This is my “where were you” story I had fun with a few years ago…
Something warm and viscous was dripping down the back of my pants. I was on my hands and knees, facing a pair of alert Japanese eyes and the frantic stares of a Moroccan, an Argentinean and a Texan, all hunched under the table like cats under a couch after narrowly escaping the neighbor’s dog. The floor seemed to be breathing, and I felt like I was swimming in one of the artificial wave spas back in my native Germany. After another moment of bathing in this illusion the shaking got more violent and my body retreated into its fetal position. Looking at various kinds of hairballs glued to chunks of Russet potatoes scattered around the floor, the source of the substance trickling down my rear-end suddenly became agonizingly clear: The bowl of chicken gravy on the table!
Just about two years earlier, in September of 1987, I had stepped off the plane for the biggest adventure of my life: One-way ticket from Germany to the San Francisco Bay Area, ready for a life of peace, sunshine and academic advancement at Cal State Hayward. It hadn’t taken long to figure out that it wasn’t Harvard, but this place was much better, anyway. Here at Carlos Bee Hall, the college dormitory, everything was just a bit too quirky to make you long for ivy-league credentials. There was Kenichi, my Japanese roommate who didn’t speak a word of English, Caco, a gay Moroccan who could recite Shakespeare backwards, Mauritio, an Argentinean bodybuilder who dropped the soda machine on his leg while trying to scam a free Coke, and Fish, a Texan Dead Head and master of the Defender video game.
The five of us, fresh off our respective boats and planes, had become the most unlikely of friends in just a short time. Before long, we had established our little ritual of meeting at the Cafeteria round-table for early dinner. October 17th, 1989 was a special day for me because it was Tuesday and that meant we would be indulging in all-you-can-eat fried chicken and mashed potatoes. We had just sat down to discuss the thickness of American gravy in our even thicker foreign accents, when the rumbling began. Somebody screamed “Uuthquake,” and within seconds the whole motley crew of college freshmen and international vagabonds was ducking for cover.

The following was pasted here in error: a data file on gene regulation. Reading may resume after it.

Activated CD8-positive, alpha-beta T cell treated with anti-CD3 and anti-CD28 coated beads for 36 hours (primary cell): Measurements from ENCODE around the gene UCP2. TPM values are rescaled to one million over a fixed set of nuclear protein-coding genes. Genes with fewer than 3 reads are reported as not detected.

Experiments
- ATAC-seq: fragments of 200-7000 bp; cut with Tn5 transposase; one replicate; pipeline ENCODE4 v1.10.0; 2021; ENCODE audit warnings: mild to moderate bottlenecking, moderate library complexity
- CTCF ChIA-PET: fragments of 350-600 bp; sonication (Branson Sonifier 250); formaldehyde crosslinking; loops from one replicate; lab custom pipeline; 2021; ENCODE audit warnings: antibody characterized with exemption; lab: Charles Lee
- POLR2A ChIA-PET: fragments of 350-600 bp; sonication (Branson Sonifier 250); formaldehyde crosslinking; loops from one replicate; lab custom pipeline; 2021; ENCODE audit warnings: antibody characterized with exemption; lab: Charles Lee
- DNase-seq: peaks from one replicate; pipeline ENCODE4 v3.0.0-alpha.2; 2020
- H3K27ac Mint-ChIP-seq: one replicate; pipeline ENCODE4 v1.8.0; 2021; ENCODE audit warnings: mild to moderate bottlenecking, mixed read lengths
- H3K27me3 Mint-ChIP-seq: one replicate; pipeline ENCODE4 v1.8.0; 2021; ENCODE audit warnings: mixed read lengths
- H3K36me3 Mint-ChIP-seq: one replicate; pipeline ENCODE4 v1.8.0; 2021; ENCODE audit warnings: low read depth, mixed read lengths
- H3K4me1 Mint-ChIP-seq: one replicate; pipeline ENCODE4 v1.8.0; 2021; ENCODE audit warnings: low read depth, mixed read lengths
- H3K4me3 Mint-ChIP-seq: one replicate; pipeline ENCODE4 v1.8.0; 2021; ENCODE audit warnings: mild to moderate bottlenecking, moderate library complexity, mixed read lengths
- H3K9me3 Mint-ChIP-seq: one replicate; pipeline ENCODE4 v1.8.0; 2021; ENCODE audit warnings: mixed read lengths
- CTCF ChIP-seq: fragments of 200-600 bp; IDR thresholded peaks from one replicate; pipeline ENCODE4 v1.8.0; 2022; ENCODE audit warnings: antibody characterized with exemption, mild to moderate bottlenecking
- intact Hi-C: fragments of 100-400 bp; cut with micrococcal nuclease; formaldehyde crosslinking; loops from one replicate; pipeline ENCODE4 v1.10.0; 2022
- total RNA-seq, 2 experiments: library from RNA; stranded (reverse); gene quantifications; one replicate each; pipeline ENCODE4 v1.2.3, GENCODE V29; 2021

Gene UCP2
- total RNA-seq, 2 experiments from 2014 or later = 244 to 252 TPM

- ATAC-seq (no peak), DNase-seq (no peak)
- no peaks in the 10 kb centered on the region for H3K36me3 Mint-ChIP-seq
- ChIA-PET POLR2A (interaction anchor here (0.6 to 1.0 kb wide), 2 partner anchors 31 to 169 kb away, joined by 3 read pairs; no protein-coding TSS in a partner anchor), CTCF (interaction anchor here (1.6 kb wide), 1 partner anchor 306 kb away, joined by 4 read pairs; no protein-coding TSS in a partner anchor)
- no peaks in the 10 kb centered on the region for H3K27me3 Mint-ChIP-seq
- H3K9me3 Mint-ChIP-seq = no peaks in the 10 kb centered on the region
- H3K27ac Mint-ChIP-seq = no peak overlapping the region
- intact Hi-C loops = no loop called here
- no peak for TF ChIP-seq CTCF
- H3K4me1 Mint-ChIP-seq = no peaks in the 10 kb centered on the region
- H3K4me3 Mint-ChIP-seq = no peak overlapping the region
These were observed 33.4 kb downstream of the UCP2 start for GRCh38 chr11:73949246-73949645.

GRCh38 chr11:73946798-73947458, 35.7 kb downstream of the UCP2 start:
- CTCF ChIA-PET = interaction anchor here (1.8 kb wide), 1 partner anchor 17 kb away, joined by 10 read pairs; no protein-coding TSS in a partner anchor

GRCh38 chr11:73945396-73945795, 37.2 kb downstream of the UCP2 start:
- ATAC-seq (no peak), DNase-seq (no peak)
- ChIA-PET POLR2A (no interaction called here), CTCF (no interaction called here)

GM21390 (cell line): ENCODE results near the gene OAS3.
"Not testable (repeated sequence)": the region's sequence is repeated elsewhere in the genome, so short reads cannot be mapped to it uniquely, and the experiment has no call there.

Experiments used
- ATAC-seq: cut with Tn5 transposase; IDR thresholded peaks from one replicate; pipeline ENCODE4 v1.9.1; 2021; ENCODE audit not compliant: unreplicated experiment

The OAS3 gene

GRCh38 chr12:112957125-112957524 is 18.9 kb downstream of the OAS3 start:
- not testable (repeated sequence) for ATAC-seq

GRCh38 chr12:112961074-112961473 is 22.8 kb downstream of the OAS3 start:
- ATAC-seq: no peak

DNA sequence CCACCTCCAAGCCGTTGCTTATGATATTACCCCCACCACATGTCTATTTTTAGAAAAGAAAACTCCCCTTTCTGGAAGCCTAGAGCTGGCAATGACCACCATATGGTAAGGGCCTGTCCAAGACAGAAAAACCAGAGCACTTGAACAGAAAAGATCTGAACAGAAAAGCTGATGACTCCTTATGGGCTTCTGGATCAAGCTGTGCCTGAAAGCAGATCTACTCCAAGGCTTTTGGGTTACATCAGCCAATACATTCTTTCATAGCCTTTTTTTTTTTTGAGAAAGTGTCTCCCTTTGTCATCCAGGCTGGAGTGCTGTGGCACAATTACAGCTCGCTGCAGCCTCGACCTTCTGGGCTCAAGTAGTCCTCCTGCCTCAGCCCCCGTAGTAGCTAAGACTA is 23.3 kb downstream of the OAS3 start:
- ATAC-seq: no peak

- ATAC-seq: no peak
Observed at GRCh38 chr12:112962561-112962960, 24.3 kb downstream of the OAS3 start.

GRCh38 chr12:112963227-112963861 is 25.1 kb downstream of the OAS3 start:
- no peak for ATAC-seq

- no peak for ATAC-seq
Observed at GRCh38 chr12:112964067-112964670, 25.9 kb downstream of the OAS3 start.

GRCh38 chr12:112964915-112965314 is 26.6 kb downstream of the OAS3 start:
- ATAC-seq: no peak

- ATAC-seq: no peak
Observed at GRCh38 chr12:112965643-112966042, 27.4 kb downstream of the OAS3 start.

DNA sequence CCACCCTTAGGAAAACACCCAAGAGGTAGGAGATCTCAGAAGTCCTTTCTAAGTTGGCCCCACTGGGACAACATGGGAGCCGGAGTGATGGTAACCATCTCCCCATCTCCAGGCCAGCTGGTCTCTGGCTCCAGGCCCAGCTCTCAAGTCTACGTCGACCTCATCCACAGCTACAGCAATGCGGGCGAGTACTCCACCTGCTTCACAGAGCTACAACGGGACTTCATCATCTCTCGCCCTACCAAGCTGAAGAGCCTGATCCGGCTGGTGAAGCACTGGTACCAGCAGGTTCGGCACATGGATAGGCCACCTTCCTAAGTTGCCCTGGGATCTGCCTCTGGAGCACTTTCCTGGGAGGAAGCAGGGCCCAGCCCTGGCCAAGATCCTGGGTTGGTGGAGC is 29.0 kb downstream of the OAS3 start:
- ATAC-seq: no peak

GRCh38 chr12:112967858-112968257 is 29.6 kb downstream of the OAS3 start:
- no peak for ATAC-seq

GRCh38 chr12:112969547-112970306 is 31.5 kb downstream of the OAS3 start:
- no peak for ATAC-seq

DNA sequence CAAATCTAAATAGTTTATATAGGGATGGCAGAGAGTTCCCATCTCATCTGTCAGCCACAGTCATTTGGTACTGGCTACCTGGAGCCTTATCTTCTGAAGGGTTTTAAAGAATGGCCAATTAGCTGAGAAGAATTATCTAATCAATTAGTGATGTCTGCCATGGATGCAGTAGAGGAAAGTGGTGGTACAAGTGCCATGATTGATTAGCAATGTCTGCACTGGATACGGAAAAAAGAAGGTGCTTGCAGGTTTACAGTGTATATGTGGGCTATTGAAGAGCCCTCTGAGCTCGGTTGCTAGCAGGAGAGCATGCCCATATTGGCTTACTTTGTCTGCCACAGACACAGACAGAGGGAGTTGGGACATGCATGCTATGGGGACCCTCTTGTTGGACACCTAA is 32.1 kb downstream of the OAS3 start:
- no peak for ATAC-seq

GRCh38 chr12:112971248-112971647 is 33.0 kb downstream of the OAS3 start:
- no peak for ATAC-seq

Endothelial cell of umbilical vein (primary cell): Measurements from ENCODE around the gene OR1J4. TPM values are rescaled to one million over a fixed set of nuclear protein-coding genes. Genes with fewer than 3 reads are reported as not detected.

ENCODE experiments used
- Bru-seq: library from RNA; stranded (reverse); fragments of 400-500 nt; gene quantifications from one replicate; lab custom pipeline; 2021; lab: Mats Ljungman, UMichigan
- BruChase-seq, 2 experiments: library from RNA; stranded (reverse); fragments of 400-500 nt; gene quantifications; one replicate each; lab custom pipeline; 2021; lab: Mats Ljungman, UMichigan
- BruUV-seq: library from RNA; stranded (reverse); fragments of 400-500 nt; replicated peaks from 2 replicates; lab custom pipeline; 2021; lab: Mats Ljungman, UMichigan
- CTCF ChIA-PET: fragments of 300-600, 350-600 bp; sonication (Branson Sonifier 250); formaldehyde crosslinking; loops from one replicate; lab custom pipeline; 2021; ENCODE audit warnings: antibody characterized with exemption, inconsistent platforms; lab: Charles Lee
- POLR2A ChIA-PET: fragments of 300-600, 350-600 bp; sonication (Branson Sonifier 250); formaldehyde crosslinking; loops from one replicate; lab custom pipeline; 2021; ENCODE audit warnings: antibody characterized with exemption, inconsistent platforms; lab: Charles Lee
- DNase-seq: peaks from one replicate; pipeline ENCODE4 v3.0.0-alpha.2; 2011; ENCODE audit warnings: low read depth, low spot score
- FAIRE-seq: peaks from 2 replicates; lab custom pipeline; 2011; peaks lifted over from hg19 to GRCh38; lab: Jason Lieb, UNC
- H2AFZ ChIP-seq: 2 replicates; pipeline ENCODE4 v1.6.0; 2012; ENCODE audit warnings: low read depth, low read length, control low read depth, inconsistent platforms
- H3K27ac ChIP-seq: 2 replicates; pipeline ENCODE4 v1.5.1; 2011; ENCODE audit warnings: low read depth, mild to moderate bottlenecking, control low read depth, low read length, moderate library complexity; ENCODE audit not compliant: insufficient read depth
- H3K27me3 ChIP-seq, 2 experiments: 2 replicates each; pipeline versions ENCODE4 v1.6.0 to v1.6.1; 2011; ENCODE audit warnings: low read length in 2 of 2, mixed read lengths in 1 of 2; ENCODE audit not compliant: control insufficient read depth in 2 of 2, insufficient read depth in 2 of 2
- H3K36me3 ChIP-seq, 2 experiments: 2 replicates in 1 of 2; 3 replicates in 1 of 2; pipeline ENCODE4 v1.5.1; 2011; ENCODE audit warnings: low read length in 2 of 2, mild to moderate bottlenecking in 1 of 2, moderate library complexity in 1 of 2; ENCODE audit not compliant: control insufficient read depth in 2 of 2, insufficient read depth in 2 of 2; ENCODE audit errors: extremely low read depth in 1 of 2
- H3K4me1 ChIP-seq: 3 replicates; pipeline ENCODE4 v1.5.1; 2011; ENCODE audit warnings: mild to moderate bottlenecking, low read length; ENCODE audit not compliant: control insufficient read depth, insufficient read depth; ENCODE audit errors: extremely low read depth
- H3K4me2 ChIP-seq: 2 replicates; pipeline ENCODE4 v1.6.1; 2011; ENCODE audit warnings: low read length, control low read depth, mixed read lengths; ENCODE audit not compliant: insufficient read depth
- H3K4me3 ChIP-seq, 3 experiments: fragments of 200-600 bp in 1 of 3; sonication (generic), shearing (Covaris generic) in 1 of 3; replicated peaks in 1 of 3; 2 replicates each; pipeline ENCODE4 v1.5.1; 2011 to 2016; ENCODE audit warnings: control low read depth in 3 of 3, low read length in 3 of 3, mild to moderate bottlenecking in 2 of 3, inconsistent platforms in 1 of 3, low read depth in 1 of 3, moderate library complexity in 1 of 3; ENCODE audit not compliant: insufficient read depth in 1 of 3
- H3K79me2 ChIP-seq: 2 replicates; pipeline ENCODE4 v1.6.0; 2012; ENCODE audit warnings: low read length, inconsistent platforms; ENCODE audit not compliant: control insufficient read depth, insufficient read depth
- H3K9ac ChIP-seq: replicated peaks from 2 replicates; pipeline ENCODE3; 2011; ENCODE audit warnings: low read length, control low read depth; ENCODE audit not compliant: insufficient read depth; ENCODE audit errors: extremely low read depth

Hunkered under our table, we all looked at Kenichi, whose Japanese origin emanated the confidence of an experienced earthquake veteran. “No wurry, no wurry!” he stuttered, elegantly sewing together two samples of his ten word vocabulary. The rest of us were staring at each other on the floor, not sure whether to be worried or amused. The closest one will come to experiencing an earthquake in Morocco, Argentina or Germany is the shock-wave that stomping soccer fans release to celebrate their team’s winning goal, but this was an entirely different ballpark. After a few more seconds of unrelenting tremors, my whole life flashed by me like a highlight reel, with the closing credits drenched in mashed potatoes and chicken gravy.
“I’ve got to get out of here,” I heard myself whisper, as I was backing my saucy behind from underneath the cafeteria table. Then my survival instinct took over and I started hurdling over fallen chairs and salad-bar wasteland toward the door. On my way through the hallway I stumbled by a Namibian exchange student on the verge of breaking Fish’s Defender record. He had battled himself into such ecstasy that he probably thought this was all part of the game. When I finally reached the front door, the shaking had stopped and Carlos Bee Hall stood proud and peaceful against the setting sun of a mild October evening.